So, you need to choose who to harm: 5 people, or one. And by choosing the lesser of two evils, you choose to lower the lever, and by saving the lives of 5 people, you “indirectly” kill 1. And rightly so.

    Nor does this decision contradict the aforementioned Kant: his categorical imperative states that people should be the end and never the means. A person lying on the tracks is not a means. The tool in this solution for us is a lever and its ability to change the direction of movement of the trolley. The goal is 5 people. We don't use one person to save 5 people.

  19. I consider it pointless to reflect on the topic of morality in this matter. There is no morality in this question, and the people attached here are just objects. What will you save, 5 oranges or one?�

    Your moral choice begins when you endow attached people with subjectivity. What if the task had a description of each person? For example: there are five criminal maniacs who have killed hundreds of people, and on the other side there is a brilliant scientist, a Nobel laureate?�

    That's when the selection begins.

  20. Guys, there's a stopcock on every trolley. Stop torturing yourself, if they didn't have stopcocks, then the workers in the mines would have a very difficult time. That's all.

  21. Don't move the arrow. The trolley will crush 5 people, I finish off one, no one has seen anything and does not know. Everyone was killed, there are no complaints about me, as there are no witnesses. No agony of choice and no consequences.

  22. There can be only one understanding here – do not tie yourself, and, moreover, do not let anyone tie you to the rails.

    Therefore, in essence of the problem, the more people are tied to one of the paths, the more effort was spent on finding them in a dangerous place, rather, they themselves were involved in this. Taking the life of one person to please them would at least be an excuse for their passivity.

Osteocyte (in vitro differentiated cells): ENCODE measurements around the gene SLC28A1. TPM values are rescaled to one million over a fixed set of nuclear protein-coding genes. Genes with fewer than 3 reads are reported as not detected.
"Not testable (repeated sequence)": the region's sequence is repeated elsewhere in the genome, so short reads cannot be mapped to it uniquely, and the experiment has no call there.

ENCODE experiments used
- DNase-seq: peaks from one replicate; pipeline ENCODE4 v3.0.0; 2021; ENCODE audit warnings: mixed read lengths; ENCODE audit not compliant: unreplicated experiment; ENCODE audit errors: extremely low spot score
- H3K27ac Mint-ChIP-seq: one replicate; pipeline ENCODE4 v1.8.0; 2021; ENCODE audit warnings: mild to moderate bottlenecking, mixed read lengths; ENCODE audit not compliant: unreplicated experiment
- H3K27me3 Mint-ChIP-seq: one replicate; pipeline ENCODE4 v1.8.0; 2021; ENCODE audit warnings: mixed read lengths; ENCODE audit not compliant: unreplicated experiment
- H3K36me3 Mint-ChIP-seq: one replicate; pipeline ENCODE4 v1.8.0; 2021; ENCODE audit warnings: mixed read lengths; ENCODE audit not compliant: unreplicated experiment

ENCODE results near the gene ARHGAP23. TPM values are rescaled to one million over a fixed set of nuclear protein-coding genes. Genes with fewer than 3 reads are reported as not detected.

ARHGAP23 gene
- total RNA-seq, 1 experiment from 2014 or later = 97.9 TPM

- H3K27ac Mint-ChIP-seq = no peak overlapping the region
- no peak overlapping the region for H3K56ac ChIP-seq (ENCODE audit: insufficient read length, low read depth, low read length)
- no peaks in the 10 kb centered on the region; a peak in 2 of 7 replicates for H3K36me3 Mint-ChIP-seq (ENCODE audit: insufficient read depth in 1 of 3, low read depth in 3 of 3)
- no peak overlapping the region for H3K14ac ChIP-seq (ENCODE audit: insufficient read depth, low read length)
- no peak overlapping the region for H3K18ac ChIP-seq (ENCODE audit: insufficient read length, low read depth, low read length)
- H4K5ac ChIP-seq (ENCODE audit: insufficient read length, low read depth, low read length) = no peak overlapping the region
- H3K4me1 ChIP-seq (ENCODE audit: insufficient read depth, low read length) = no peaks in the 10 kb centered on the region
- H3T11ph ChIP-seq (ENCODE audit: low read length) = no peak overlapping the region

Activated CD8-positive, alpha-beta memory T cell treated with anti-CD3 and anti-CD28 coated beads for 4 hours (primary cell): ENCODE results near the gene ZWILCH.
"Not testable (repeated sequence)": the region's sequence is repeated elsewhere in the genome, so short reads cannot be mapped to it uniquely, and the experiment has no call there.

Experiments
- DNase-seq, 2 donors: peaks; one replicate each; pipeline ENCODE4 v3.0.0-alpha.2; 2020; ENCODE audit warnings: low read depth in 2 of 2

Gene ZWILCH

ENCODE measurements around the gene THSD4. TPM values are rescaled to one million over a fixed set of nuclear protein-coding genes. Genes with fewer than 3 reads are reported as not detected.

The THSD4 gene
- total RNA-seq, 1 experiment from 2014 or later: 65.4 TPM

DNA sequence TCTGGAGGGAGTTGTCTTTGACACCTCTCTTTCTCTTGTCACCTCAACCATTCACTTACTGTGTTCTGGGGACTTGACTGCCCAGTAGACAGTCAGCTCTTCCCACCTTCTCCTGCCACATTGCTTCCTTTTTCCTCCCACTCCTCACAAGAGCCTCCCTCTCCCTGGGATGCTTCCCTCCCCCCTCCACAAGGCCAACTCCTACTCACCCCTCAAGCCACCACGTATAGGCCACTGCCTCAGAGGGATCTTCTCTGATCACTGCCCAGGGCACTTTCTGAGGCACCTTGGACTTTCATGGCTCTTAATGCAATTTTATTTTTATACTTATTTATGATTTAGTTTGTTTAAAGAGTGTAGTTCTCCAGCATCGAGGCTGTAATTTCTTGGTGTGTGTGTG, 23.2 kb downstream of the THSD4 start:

The only correct solution here may be not to play switchman, but not to stop the train, then try to have time to drag at least someone from the dangerous path at your own risk: you can not discard the possibility that people were tied to the dangerous path of their own free will.

    The psychology here is such that it is no longer possible to untie at least one person from the disastrous path, without his desire, decision and aspiration.

  23. You answer “Translate after the first wheels”, the questioners spit. You answer “Move to the middle position”, the questioners spit. So you want to kill someone? Well, formulate the question accordingly. And I want to try to save everyone, or at least absolve myself of responsibility for such a choice, when such a possibility exists.

  24. This task is given in different interpretations. For example, there is a variant where this one person, who is being rushed by the train, is the mad professor. And friends gave different answers depending on the ratio. 5×1 – withdrawal of responsibility. 100×1-utilitarianism and saving lives.

  25. All the philosophies of the world must go to hell if people are to die as a result of the choice! Andrey Kudryavtsev and Evgeny Pyatakov gave, in my opinion, the most realistic answers! To stand and reason would be a crime in real life!

    What is the humanism of almost every Hollywood action game? In the fact that there is a hero who fights to the end, using all the tools and opportunities at hand. And evil wins! Evil in the form of a speeding train driverless, a crazed terrorist with a nuclear bomb in the UN meeting room, etc.�